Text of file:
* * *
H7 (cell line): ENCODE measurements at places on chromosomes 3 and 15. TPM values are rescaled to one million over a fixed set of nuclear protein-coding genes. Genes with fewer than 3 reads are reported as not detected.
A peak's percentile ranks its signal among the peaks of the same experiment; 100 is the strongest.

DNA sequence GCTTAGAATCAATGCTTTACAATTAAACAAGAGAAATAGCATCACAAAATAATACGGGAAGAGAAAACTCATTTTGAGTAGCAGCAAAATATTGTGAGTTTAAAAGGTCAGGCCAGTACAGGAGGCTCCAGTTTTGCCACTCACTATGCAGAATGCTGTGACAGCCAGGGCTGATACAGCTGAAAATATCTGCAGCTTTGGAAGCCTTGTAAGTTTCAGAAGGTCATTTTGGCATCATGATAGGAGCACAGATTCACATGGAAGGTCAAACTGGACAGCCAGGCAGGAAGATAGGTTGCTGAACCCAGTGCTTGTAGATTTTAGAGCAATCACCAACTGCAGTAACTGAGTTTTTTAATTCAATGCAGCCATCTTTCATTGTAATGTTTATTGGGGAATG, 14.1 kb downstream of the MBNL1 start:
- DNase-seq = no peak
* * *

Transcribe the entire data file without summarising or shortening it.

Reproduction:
H7 (cell line): ENCODE measurements at places on chromosomes 3 and 15. TPM values are rescaled to one million over a fixed set of nuclear protein-coding genes. Genes with fewer than 3 reads are reported as not detected.
A peak's percentile ranks its signal among the peaks of the same experiment; 100 is the strongest.

DNA sequence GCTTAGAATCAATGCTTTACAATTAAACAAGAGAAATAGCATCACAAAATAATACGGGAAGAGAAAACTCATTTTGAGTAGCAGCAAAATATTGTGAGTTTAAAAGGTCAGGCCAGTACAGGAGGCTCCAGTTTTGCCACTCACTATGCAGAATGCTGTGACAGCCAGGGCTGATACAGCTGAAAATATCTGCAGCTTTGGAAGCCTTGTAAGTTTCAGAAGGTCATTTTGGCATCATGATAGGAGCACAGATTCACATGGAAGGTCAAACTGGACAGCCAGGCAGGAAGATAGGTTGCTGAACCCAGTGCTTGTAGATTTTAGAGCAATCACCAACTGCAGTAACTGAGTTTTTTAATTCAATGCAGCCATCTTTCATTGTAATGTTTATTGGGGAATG, 14.1 kb downstream of the MBNL1 start:
- DNase-seq = no peak